SPLC: Landmark Cases: Alabama State Troopers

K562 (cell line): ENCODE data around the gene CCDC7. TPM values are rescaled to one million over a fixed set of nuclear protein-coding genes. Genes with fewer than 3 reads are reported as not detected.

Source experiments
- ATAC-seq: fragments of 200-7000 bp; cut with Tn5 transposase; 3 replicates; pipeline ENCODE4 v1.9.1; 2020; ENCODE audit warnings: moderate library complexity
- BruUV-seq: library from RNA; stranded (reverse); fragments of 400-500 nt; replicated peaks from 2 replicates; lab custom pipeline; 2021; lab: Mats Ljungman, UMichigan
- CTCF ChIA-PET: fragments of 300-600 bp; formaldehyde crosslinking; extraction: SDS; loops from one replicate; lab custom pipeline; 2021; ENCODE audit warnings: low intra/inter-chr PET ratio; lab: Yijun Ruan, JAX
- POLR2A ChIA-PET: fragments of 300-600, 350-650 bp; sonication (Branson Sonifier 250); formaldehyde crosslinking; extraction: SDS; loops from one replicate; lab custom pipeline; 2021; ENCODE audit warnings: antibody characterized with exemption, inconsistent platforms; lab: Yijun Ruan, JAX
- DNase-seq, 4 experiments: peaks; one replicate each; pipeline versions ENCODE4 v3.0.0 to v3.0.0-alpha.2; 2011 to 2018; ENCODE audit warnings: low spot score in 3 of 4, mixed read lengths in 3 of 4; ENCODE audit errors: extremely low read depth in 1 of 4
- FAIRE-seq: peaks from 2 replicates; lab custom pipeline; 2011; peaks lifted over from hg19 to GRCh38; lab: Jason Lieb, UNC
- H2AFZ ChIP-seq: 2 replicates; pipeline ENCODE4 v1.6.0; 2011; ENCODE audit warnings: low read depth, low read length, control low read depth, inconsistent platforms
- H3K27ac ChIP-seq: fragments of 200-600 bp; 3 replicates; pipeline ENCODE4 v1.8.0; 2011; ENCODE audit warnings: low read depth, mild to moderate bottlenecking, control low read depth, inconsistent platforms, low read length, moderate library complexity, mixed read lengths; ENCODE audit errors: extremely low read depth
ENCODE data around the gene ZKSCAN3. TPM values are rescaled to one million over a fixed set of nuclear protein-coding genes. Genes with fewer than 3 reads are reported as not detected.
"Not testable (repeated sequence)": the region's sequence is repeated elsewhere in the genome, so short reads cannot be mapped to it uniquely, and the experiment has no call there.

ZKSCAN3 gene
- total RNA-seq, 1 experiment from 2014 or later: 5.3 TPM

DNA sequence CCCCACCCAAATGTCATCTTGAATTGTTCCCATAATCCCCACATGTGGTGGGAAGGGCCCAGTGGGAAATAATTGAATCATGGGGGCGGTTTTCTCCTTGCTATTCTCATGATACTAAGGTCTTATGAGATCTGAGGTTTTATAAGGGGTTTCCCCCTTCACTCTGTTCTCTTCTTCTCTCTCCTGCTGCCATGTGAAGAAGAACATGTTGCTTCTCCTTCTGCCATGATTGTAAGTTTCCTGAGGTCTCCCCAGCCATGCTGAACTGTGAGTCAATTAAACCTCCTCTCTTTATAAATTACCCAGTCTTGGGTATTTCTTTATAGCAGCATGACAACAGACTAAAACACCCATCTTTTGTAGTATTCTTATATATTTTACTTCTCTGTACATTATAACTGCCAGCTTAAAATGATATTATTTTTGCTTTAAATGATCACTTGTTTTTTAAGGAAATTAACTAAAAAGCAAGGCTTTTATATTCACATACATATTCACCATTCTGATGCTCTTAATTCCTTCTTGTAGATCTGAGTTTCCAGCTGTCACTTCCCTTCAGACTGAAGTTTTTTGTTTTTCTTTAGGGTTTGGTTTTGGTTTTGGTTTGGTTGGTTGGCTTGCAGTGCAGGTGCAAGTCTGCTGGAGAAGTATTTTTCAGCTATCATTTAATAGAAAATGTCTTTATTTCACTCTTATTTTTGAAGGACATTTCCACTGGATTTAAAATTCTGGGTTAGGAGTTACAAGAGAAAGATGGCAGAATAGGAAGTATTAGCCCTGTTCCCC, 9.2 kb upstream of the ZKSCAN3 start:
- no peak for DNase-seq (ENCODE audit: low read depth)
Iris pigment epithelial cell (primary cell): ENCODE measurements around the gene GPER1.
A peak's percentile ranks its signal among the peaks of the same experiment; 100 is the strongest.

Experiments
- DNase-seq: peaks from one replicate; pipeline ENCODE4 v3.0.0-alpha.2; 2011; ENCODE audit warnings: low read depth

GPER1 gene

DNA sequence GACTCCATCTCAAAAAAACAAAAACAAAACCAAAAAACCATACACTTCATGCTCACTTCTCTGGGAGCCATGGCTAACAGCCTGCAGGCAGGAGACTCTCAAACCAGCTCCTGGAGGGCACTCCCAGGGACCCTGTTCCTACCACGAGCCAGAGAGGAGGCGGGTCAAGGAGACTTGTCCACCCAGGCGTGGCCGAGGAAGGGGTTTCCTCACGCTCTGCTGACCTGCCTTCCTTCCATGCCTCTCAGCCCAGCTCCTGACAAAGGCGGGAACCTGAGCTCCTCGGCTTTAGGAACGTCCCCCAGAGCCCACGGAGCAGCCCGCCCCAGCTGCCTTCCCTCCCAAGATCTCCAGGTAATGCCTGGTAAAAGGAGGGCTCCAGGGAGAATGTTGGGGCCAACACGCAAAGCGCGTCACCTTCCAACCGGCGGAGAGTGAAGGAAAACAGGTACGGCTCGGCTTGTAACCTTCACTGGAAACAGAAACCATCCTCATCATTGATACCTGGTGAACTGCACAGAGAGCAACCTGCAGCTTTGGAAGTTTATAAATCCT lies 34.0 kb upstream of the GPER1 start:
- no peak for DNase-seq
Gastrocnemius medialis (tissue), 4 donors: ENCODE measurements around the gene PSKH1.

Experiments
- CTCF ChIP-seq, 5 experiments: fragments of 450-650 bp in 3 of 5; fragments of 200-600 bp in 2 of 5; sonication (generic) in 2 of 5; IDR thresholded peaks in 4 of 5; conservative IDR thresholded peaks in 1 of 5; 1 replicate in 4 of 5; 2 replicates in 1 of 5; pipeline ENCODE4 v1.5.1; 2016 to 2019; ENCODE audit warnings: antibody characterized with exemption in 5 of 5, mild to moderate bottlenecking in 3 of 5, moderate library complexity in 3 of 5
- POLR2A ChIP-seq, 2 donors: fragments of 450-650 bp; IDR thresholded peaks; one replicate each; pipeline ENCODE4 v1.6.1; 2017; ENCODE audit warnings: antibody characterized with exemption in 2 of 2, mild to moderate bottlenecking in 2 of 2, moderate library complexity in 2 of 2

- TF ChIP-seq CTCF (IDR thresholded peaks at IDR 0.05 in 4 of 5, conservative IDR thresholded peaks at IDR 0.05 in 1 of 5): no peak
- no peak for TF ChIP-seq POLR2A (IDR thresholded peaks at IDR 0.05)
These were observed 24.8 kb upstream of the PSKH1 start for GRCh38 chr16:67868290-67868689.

The Alabama State Troopers was an organization, which supported governor George Wallace in his promises of segregation. In 1965, troopers assaulted civil rights activists who were opposed to Wallace's policies. However, the situation remained the same until 1972 with the entrance of the Southern Poverty Law Center (SPLC). The SPLC gained an order that required the state to hire qualified black and white troopers in a one-to-one ratio until the black troopers made up twenty-five percent of the trooper force. However, state officials opposed by making it difficult for the black troopers to complete their training by hindering them with unjust disciplinary practices and refused to administer fair promotion tests. The SPLC returned again and again to the court to force state troopers to cooperate until in 1987, the case reached the United State Supreme Court. The SPLC gained a favorable judgment and state officials ended their resistance. Nearly 23 years after the SPLC brought the state officials to court, the case finally ended in 1995 resulting with the Alabama State Troopers having the highest percentage of minority officers in the nation.

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